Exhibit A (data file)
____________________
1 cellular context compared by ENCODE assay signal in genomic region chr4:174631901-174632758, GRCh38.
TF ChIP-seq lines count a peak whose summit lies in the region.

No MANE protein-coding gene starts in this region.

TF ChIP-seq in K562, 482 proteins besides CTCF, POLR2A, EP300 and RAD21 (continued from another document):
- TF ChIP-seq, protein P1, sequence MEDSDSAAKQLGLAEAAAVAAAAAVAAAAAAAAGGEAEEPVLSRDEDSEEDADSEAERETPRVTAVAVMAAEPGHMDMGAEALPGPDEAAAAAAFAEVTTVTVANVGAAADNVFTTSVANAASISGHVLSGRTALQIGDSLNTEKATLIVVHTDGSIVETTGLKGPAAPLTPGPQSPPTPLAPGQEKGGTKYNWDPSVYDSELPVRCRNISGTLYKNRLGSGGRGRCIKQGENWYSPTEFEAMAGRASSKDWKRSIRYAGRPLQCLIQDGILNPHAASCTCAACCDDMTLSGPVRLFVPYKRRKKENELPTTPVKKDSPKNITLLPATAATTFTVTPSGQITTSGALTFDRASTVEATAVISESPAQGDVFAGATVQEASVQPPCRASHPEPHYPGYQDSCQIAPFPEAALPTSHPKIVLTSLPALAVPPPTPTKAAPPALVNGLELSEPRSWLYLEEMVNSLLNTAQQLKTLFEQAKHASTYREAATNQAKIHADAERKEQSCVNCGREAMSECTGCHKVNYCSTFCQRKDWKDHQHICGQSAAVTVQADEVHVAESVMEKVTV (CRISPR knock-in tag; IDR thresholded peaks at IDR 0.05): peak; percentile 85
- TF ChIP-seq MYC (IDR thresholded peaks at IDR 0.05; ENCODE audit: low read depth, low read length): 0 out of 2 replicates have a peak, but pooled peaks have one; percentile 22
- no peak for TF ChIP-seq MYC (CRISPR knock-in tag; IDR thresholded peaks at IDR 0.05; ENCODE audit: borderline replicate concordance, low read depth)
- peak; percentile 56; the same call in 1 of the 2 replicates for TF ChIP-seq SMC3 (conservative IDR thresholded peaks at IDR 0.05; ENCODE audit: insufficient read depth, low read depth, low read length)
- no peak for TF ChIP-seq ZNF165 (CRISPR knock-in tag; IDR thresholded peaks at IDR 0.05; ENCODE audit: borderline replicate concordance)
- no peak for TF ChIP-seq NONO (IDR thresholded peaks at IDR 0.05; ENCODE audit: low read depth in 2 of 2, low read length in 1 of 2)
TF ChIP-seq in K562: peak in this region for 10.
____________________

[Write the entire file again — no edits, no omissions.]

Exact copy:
1 cellular context compared by ENCODE assay signal in genomic region chr4:174631901-174632758, GRCh38.
TF ChIP-seq lines count a peak whose summit lies in the region.

No MANE protein-coding gene starts in this region.

TF ChIP-seq in K562, 482 proteins besides CTCF, POLR2A, EP300 and RAD21 (continued from another document):
- TF ChIP-seq, protein P1, sequence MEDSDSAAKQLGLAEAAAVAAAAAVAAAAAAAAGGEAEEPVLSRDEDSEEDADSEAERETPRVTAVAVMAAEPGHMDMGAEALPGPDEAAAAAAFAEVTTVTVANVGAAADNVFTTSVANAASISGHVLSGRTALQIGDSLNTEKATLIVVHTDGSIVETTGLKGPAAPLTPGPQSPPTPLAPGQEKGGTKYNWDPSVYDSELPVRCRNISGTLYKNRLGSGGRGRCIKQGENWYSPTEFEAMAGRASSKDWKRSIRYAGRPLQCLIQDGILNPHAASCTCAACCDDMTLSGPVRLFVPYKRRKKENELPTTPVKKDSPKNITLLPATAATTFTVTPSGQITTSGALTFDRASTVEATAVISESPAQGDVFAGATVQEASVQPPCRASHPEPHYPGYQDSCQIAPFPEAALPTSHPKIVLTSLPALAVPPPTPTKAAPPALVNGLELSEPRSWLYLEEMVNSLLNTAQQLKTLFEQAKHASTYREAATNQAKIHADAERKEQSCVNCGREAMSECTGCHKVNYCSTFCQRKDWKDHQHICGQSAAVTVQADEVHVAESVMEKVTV (CRISPR knock-in tag; IDR thresholded peaks at IDR 0.05): peak; percentile 85
- TF ChIP-seq MYC (IDR thresholded peaks at IDR 0.05; ENCODE audit: low read depth, low read length): 0 out of 2 replicates have a peak, but pooled peaks have one; percentile 22
- no peak for TF ChIP-seq MYC (CRISPR knock-in tag; IDR thresholded peaks at IDR 0.05; ENCODE audit: borderline replicate concordance, low read depth)
- peak; percentile 56; the same call in 1 of the 2 replicates for TF ChIP-seq SMC3 (conservative IDR thresholded peaks at IDR 0.05; ENCODE audit: insufficient read depth, low read depth, low read length)
- no peak for TF ChIP-seq ZNF165 (CRISPR knock-in tag; IDR thresholded peaks at IDR 0.05; ENCODE audit: borderline replicate concordance)
- no peak for TF ChIP-seq NONO (IDR thresholded peaks at IDR 0.05; ENCODE audit: low read depth in 2 of 2, low read length in 1 of 2)
TF ChIP-seq in K562: peak in this region for 10.